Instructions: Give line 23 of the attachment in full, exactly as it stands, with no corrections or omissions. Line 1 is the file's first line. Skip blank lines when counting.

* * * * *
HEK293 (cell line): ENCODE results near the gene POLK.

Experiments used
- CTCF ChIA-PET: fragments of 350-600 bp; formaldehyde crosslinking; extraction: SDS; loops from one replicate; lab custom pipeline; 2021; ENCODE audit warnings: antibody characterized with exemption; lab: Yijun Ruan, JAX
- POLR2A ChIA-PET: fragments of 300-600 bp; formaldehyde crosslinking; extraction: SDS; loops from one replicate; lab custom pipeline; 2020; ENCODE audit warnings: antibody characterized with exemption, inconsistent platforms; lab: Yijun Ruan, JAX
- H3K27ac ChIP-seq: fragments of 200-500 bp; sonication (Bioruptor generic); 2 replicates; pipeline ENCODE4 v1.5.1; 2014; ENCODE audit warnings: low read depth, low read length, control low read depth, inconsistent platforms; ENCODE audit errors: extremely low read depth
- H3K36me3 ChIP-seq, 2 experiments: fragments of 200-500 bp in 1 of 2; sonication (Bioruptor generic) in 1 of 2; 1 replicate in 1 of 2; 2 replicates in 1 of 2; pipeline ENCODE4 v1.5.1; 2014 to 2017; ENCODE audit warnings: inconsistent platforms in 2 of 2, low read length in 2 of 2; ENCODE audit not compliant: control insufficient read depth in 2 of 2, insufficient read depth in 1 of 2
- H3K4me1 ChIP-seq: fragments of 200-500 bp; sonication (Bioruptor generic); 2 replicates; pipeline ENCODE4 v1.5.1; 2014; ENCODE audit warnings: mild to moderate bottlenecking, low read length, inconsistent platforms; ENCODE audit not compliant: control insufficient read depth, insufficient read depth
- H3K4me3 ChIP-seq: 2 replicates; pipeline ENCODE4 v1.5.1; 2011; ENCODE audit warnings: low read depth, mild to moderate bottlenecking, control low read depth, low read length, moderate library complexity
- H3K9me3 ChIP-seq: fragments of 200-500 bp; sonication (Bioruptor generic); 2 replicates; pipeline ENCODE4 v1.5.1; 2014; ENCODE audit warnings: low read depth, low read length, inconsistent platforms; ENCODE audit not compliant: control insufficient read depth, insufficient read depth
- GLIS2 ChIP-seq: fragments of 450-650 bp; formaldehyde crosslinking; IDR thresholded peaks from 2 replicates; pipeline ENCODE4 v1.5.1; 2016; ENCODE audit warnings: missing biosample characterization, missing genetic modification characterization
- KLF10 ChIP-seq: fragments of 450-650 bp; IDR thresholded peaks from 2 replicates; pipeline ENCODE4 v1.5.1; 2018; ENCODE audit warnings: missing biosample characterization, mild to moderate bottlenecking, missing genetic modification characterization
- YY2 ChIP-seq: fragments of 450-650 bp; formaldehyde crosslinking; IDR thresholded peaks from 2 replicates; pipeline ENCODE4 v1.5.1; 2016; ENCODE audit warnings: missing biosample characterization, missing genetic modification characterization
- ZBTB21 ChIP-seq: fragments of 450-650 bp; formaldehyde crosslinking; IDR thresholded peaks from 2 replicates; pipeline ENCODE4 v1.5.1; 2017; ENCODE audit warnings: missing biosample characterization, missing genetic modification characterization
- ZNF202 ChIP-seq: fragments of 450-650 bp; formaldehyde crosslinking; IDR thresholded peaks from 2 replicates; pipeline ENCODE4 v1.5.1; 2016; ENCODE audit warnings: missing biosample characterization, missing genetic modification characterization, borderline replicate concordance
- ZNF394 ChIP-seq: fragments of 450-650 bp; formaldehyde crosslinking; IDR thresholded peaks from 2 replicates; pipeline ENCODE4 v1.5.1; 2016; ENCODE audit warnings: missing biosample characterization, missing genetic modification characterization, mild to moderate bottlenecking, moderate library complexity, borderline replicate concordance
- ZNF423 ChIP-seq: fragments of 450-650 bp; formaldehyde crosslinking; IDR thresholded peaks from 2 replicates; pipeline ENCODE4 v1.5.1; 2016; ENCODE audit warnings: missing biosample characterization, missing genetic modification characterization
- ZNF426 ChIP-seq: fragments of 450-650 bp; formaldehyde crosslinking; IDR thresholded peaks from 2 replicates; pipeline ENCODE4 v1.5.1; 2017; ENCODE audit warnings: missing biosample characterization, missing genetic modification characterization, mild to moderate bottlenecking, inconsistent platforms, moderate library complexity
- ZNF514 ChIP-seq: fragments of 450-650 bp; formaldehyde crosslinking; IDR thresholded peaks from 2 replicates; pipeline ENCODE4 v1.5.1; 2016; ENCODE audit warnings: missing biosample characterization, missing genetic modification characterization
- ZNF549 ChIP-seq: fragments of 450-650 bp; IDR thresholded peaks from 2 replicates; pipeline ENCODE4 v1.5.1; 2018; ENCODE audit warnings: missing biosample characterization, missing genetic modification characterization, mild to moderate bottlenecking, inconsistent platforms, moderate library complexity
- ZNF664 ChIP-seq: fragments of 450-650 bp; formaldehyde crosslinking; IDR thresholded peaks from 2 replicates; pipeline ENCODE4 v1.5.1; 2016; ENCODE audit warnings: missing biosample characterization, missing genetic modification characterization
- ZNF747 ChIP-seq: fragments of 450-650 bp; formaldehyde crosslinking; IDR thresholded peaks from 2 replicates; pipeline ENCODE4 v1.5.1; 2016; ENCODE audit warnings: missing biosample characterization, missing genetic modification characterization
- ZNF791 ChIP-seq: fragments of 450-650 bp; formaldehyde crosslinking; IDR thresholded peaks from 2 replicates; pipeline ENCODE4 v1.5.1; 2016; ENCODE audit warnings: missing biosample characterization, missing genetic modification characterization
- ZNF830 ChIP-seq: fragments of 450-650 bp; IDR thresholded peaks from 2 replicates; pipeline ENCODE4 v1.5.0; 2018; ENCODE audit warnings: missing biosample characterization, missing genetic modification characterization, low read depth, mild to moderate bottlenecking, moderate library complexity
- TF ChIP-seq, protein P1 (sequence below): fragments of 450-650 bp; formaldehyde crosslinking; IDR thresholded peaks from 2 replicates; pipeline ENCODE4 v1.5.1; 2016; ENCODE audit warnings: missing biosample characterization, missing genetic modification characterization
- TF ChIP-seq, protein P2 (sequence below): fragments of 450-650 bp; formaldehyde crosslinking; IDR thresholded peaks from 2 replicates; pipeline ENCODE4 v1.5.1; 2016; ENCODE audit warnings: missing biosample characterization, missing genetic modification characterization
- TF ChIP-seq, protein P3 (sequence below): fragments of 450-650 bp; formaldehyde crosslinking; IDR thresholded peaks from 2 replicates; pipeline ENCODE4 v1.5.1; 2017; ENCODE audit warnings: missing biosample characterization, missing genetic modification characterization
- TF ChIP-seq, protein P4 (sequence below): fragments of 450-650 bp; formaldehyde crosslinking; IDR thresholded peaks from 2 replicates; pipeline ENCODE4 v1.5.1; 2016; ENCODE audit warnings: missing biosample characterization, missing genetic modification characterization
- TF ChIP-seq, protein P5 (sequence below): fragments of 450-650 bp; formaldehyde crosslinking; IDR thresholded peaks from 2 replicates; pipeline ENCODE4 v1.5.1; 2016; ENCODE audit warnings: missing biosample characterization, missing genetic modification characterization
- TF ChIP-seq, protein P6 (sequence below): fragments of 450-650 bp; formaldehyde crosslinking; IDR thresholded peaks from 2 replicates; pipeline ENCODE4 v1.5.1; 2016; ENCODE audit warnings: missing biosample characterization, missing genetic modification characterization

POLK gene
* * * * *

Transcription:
- ZNF830 ChIP-seq: fragments of 450-650 bp; IDR thresholded peaks from 2 replicates; pipeline ENCODE4 v1.5.0; 2018; ENCODE audit warnings: missing biosample characterization, missing genetic modification characterization, low read depth, mild to moderate bottlenecking, moderate library complexity